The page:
Stopping overnight in New Orleans while driving cross country had us meandering through a series of side streets looking for our hostel. And as we turned from one old post industrial block to another, I got a little glimpse of this sky blue Buick, cast in shadow by the setting sun. We were driving off and we were still lost, so I bit my tongue, but that Buick was standing high up on an old foundation, raised on a pedestal for all to see. I wanted to leap out of the car and take its picture.
Thanks to kismet, or a confusing series of one way-streets, we drove right by the Buick once more and before I knew it, we’d stopped to bow down for a moment before the statue of American dreams and Detroit iron. It all happened so fast that the distant dreamlike car was now so present in front of me. I couldn’t quite believe it and I snapped a picture through the open door to make sure what I was seeing was real. Its big chrome face was immediate and surreal.
It was certainly strange to see this well-kept classic of America production framed by such a worn down industrial neighborhood, but the blue of the two-tone just faded straight into the blue of the sky and my mind was just reeling.
Had I the time I might have stopped to find the story of the car and learn how such a pretty old classic, such a symbol of solid nuclear optimism, grew to be a proud herald on that empty platform. There looks like there is a history to this car that can speak to the life of the neighborhood, or the life of the working class in New Orleans.
On another day I might be more prepared to take into account the sham that was automotive branding and GM’s corporate hierarchy. Though the car looks solid and plain enough, I’ve read enough on safety regulation to see the weak structural frame, the too-small brakes, the death that hangs over this car. The chrome seems at times like such a sham, and the bright wide grill looks like a con man smile, ready to take your money for some perceived prestige.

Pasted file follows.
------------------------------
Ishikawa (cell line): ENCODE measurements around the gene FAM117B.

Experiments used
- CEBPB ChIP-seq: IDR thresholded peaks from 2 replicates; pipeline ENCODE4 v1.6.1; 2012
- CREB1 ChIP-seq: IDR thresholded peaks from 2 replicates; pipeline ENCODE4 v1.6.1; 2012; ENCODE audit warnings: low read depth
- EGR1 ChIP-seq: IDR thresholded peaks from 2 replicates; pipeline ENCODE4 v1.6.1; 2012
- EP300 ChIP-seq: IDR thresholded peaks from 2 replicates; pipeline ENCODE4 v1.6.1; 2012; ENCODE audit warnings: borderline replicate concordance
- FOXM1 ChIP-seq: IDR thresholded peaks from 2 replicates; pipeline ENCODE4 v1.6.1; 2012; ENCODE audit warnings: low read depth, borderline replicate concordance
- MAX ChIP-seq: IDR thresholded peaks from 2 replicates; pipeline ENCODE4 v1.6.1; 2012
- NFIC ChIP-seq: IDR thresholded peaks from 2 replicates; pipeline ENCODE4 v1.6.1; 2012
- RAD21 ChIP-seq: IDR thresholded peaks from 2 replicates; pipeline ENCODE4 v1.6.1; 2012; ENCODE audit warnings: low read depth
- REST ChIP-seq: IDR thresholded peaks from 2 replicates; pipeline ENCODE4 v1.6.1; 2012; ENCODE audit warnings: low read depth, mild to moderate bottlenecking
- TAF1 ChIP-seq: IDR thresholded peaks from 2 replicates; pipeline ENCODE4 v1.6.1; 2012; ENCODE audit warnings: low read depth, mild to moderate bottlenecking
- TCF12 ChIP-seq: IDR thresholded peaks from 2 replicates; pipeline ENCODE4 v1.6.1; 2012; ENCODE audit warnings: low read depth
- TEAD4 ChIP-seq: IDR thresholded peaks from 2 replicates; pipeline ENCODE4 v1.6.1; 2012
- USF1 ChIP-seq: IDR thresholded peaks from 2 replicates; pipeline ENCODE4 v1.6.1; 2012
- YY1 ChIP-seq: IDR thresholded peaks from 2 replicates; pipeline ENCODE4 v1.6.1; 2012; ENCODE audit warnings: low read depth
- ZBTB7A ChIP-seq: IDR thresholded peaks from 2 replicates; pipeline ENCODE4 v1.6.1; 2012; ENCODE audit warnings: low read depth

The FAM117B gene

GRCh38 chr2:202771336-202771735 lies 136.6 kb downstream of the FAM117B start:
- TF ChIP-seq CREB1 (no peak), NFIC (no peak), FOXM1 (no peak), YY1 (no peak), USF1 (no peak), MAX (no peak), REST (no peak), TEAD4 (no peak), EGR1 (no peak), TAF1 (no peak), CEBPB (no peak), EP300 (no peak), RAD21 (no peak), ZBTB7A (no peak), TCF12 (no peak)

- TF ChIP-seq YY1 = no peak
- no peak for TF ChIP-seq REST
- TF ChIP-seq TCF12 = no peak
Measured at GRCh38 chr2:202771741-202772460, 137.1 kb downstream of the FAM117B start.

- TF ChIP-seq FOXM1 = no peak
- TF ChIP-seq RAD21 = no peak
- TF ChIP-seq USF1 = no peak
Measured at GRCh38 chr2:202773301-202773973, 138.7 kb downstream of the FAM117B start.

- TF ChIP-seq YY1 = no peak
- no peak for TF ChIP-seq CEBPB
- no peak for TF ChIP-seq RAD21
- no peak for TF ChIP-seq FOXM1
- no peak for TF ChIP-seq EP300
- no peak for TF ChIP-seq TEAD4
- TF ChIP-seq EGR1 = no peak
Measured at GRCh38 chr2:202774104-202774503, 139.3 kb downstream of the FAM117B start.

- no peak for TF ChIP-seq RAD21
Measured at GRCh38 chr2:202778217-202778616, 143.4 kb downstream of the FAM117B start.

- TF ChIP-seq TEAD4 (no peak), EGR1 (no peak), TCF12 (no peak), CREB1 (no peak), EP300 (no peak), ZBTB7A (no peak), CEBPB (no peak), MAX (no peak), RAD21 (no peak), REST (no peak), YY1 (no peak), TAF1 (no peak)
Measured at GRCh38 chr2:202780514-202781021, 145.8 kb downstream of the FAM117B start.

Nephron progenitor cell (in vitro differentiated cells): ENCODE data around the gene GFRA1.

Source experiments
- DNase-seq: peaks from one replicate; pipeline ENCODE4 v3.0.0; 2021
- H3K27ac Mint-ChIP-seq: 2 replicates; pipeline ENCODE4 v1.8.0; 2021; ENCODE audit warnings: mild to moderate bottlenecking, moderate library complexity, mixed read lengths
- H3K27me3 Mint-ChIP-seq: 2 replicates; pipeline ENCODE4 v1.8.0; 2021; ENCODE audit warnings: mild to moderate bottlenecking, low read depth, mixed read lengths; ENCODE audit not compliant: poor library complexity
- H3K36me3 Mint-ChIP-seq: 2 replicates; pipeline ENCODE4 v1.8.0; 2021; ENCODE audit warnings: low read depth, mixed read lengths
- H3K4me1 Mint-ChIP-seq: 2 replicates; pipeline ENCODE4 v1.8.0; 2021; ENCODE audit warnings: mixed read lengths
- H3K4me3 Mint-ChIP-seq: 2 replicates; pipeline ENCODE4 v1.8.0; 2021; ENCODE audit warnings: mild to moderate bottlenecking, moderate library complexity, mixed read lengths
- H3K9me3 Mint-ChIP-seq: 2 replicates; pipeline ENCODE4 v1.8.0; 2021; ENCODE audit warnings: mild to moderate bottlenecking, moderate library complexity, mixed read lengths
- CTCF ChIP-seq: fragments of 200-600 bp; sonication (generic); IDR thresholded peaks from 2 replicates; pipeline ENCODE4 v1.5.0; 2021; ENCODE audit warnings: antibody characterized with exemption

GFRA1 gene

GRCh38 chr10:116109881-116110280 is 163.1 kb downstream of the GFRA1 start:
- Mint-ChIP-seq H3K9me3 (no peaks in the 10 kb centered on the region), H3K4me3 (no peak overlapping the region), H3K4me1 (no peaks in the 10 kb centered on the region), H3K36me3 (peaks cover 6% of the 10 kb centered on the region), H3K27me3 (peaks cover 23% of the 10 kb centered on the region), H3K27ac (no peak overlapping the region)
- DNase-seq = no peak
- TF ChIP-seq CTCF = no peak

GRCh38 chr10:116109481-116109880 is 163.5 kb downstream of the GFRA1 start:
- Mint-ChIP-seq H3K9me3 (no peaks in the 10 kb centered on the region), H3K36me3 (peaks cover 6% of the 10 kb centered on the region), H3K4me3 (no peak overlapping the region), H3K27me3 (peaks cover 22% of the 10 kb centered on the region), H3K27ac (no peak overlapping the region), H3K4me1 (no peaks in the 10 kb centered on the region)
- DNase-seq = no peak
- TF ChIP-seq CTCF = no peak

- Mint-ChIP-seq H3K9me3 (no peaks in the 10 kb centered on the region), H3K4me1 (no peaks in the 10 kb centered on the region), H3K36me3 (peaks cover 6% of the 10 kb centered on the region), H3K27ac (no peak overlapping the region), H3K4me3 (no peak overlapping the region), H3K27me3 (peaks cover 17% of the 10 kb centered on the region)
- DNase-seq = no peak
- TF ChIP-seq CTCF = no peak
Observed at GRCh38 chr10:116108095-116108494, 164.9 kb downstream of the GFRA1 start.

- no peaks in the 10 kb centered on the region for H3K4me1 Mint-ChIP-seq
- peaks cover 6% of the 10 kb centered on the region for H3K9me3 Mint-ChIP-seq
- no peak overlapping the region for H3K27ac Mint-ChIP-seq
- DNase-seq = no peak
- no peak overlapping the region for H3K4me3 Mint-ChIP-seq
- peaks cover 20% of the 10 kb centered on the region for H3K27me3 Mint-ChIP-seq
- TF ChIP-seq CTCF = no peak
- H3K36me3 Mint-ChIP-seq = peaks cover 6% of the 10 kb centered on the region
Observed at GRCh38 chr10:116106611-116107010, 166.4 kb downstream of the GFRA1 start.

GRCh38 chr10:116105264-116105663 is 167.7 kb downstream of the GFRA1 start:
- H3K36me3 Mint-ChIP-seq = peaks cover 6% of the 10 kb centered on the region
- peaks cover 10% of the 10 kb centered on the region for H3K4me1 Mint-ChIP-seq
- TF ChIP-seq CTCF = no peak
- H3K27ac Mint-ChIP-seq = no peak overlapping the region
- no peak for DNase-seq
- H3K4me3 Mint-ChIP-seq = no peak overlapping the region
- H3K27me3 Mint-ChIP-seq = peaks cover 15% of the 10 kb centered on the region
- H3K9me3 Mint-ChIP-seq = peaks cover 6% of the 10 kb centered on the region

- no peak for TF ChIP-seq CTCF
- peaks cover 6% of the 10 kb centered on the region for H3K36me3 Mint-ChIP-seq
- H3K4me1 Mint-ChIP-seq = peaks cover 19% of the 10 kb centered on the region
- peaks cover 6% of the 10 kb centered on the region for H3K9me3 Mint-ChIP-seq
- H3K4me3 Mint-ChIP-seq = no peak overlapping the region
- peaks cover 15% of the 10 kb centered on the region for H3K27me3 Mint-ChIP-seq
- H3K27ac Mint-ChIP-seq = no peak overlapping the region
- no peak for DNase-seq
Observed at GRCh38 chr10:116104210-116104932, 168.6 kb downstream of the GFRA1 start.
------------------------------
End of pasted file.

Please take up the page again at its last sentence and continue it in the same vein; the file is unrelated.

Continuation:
This 1956 Buick Special is a symbol of the false front of postwar consumerism, a time stamp from when the cracks started to show in the chrome and hard earned values were sold out for profit. The mid-fifties Buick Special was the brand’s lowest-priced model, and it brought with it a great deal of success. It was slightly more dear than the most expensive Pontiac, but less than a mid-range Oldsmobile, and the Special sold very well. The Special had the advantage of the Buick badge over its GM fellows within its price range, banking on a reputation of high quality and upper middle class credibility. The littlest Buick pulled the brand into the number three position in the US car market, presumably at the expense of its intra-firm competitors, Pontiac and Oldsmobile.¹
Though the car rose Buick’s sales by almost 50% over its normal rate, the Special also brought a great deal of trouble for Buick, as the firm did not have the wherewithal to keep up its standards for quality control with the booming production volume.² The 1956 Specials, like this car in New Orleans, showed off the first signs of Buick breaking under its self-imposed burden, with manufacturing quality far below the standard that gave the Special its cachet when it came to market in the first place.
But on that day, none of these thoughts stayed with me. The sun was setting in the perfect spot and the Buick stood with such resolve that it all washed over me. Such a handsome car, so gorgeous. The chrome pulled me into its little pockmarks.
1. Aaron Severson, “Skylark, Won’t You Lead Me There? The Strange Tale of the Buick/Rover 215 and the 3800 V6.” Ate Up With Motor. March 2, 2008. http://ateupwithmotor.com/compact-and-economy-cars/80-oh-skylark-wont-you-lead-me-there-the-strange-tale-of-the-buickrover-215-and-the-3800-v6.html (accessed August 1, 2011).